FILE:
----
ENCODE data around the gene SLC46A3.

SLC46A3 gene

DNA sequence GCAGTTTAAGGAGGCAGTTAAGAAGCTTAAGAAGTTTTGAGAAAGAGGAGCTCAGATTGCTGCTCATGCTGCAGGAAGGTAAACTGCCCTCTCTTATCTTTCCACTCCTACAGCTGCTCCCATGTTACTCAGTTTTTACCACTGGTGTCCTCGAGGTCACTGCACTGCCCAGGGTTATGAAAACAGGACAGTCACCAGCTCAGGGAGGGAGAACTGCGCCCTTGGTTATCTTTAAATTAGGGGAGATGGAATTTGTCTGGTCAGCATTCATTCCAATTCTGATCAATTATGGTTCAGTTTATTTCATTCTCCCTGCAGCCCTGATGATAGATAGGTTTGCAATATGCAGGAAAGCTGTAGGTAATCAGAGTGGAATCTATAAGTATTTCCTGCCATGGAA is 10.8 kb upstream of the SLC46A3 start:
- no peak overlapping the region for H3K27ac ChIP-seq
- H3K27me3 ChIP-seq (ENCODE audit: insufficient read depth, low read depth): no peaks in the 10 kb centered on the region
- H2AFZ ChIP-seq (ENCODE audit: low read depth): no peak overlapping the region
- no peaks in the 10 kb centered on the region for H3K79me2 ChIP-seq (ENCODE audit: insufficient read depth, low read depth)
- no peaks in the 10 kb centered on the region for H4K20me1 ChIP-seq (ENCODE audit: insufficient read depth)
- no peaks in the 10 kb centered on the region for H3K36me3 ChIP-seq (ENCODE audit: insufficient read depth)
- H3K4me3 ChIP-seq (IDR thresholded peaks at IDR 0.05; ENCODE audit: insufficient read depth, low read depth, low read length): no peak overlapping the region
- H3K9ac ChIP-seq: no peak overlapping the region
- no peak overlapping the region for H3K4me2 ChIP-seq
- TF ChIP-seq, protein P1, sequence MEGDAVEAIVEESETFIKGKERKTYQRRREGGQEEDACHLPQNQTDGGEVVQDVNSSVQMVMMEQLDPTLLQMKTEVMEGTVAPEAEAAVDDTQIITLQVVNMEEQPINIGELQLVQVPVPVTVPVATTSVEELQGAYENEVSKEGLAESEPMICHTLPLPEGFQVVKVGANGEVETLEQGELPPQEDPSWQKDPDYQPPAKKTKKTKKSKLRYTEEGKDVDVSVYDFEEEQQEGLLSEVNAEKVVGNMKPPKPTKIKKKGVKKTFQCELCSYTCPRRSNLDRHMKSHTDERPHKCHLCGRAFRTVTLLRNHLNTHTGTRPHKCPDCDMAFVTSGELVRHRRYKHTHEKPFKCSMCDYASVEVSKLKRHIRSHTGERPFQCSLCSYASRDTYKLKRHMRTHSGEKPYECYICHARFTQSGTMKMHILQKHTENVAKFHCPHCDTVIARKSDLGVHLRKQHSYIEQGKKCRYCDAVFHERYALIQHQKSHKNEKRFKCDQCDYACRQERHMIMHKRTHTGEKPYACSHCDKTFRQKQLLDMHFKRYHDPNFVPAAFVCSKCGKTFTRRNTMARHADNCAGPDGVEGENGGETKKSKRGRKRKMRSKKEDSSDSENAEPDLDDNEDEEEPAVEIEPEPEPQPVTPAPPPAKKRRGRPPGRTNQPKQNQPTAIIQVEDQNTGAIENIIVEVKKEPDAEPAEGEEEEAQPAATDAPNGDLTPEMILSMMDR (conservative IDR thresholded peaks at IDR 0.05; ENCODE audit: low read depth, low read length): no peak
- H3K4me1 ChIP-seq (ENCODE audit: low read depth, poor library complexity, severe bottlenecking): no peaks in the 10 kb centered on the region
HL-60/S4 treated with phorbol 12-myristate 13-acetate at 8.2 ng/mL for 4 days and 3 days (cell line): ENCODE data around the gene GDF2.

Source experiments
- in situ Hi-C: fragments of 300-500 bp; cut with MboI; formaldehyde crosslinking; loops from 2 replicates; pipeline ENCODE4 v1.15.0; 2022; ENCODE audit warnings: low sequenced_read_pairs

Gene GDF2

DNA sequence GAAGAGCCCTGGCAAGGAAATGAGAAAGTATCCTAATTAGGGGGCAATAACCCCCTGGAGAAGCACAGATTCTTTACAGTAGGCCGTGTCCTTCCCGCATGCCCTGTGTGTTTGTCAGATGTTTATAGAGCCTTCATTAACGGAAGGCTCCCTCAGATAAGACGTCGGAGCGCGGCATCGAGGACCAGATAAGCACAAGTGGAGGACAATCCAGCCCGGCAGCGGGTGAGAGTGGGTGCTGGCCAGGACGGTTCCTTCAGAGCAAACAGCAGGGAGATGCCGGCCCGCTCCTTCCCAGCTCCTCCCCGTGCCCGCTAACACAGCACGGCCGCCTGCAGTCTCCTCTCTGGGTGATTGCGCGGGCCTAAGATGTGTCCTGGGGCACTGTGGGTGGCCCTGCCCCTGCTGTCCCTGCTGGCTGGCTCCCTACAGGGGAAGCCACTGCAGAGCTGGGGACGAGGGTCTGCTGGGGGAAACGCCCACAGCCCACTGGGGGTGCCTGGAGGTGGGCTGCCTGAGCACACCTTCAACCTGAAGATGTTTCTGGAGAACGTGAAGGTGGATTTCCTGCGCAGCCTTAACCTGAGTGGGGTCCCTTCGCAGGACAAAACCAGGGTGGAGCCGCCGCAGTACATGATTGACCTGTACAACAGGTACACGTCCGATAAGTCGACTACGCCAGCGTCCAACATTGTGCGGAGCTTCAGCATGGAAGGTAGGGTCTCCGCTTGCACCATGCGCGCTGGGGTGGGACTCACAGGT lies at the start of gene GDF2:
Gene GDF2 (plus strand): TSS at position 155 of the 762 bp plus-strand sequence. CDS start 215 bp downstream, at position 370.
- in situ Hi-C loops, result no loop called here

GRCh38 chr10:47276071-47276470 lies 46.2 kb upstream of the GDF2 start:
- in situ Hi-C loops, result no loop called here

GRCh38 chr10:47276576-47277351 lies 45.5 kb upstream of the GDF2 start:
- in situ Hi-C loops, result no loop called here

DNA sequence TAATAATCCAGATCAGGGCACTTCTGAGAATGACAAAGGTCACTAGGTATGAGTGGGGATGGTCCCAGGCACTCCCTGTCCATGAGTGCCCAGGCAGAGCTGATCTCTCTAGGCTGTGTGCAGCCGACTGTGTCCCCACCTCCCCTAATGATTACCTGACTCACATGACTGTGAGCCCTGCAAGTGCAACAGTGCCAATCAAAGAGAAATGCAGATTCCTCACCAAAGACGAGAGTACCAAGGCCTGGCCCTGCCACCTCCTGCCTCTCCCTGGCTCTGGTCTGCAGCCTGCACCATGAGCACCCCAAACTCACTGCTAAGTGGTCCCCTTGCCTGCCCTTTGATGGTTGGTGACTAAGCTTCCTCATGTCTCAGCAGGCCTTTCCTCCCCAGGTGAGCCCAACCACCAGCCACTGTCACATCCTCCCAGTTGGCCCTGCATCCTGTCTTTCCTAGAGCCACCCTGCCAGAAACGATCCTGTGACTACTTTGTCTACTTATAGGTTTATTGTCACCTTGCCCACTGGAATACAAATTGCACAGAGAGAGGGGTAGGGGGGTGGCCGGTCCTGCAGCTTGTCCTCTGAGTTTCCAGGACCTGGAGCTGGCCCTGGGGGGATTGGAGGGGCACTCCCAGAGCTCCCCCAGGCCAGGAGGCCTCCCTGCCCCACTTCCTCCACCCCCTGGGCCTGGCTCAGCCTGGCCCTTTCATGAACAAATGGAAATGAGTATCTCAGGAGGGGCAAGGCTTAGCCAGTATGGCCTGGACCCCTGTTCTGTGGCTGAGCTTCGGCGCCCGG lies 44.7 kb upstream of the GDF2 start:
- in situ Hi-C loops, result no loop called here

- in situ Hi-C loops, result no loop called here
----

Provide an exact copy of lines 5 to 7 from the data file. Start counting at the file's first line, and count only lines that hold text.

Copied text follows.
- H3K27me3 ChIP-seq (ENCODE audit: insufficient read depth, low read depth): no peaks in the 10 kb centered on the region
- H2AFZ ChIP-seq (ENCODE audit: low read depth): no peak overlapping the region
- no peaks in the 10 kb centered on the region for H3K79me2 ChIP-seq (ENCODE audit: insufficient read depth, low read depth)